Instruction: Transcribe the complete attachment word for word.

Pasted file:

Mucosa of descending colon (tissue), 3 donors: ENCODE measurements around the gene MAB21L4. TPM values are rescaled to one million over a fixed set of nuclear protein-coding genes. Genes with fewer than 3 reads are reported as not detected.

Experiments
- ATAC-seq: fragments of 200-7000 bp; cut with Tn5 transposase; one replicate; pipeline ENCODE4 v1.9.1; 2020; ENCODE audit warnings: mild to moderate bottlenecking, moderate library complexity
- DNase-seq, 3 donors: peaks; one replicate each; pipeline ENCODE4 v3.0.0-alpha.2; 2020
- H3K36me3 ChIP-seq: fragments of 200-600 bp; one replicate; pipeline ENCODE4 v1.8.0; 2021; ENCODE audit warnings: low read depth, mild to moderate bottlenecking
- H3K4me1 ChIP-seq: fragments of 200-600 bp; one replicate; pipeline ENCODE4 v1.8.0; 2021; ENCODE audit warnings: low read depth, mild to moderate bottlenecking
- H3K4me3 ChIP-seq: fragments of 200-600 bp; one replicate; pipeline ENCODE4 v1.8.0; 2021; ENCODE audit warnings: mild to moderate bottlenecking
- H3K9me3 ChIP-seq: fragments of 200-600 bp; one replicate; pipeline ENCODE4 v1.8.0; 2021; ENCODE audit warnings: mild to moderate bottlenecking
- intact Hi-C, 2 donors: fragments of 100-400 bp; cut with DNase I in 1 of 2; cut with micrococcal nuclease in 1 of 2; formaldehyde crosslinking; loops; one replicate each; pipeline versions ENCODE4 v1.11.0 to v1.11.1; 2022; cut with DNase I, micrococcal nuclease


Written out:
Mucosa of descending colon (tissue), 3 donors: ENCODE measurements around the gene MAB21L4. TPM values are rescaled to one million over a fixed set of nuclear protein-coding genes. Genes with fewer than 3 reads are reported as not detected.

Experiments
- ATAC-seq: fragments of 200-7000 bp; cut with Tn5 transposase; one replicate; pipeline ENCODE4 v1.9.1; 2020; ENCODE audit warnings: mild to moderate bottlenecking, moderate library complexity
- DNase-seq, 3 donors: peaks; one replicate each; pipeline ENCODE4 v3.0.0-alpha.2; 2020
- H3K36me3 ChIP-seq: fragments of 200-600 bp; one replicate; pipeline ENCODE4 v1.8.0; 2021; ENCODE audit warnings: low read depth, mild to moderate bottlenecking
- H3K4me1 ChIP-seq: fragments of 200-600 bp; one replicate; pipeline ENCODE4 v1.8.0; 2021; ENCODE audit warnings: low read depth, mild to moderate bottlenecking
- H3K4me3 ChIP-seq: fragments of 200-600 bp; one replicate; pipeline ENCODE4 v1.8.0; 2021; ENCODE audit warnings: mild to moderate bottlenecking
- H3K9me3 ChIP-seq: fragments of 200-600 bp; one replicate; pipeline ENCODE4 v1.8.0; 2021; ENCODE audit warnings: mild to moderate bottlenecking
- intact Hi-C, 2 donors: fragments of 100-400 bp; cut with DNase I in 1 of 2; cut with micrococcal nuclease in 1 of 2; formaldehyde crosslinking; loops; one replicate each; pipeline versions ENCODE4 v1.11.0 to v1.11.1; 2022; cut with DNase I, micrococcal nuclease